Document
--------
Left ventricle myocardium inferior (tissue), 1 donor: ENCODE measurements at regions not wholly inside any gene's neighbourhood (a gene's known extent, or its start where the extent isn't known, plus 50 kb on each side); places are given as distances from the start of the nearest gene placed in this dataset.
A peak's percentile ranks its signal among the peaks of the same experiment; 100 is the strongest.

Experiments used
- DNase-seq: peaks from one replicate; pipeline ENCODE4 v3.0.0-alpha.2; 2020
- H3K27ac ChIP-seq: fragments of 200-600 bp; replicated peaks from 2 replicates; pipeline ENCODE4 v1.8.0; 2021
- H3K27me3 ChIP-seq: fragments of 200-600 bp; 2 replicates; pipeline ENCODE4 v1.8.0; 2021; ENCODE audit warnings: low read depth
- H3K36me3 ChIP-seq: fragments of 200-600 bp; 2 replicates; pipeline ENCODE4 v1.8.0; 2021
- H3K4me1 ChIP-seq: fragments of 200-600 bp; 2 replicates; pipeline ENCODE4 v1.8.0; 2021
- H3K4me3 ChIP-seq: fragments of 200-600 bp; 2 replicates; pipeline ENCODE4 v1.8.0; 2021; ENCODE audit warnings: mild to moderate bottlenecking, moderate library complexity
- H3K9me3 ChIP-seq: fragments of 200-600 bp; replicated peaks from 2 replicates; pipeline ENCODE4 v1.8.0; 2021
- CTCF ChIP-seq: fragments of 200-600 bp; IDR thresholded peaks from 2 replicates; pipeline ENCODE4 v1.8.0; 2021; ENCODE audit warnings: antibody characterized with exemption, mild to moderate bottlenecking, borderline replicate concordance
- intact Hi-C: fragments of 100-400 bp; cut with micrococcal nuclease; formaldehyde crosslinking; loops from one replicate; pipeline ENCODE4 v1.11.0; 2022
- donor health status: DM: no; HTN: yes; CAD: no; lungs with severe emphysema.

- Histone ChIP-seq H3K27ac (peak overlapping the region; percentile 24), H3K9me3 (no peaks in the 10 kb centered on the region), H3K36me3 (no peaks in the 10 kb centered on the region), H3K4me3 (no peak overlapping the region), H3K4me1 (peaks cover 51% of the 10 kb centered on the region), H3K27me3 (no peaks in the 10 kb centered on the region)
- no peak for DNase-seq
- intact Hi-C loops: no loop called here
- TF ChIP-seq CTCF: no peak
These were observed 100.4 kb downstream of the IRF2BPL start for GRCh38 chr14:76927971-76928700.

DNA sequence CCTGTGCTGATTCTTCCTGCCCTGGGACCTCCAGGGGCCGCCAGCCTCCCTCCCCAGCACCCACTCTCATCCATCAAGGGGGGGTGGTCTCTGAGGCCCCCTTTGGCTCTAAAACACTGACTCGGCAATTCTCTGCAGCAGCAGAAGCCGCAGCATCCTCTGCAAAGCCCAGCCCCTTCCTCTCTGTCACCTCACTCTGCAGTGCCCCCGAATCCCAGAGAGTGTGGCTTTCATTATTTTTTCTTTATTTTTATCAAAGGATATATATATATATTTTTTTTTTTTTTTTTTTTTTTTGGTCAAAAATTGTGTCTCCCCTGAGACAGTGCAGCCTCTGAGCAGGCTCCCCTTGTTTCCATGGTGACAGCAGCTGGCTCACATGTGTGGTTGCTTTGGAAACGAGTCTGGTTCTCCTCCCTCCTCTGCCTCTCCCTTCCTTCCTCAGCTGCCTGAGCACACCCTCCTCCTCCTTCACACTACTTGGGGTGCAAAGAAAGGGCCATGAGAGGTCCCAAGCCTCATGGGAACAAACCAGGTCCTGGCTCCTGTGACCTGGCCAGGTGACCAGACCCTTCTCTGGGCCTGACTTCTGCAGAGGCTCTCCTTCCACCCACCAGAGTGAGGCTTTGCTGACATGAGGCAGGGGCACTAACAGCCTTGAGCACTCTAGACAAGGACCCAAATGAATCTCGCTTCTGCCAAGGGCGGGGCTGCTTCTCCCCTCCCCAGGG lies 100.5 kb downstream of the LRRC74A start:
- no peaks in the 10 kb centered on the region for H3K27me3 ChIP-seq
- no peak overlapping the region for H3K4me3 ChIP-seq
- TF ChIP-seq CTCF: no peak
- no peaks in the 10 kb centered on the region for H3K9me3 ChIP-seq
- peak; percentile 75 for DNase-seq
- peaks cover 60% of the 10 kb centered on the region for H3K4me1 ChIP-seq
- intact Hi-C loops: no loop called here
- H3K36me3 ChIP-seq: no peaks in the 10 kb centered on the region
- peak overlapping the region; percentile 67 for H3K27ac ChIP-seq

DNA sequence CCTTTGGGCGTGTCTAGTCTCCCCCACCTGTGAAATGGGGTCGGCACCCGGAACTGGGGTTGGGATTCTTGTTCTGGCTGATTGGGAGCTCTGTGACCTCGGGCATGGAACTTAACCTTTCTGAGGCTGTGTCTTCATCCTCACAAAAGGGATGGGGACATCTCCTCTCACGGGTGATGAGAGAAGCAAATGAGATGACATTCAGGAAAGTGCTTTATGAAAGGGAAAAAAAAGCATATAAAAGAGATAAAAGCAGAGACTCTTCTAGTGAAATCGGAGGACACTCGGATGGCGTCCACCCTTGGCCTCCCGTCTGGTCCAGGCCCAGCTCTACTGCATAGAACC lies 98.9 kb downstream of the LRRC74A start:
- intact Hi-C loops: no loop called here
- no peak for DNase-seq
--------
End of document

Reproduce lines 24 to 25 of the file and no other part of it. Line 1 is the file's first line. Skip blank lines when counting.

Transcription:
- peak; percentile 75 for DNase-seq
- peaks cover 60% of the 10 kb centered on the region for H3K4me1 ChIP-seq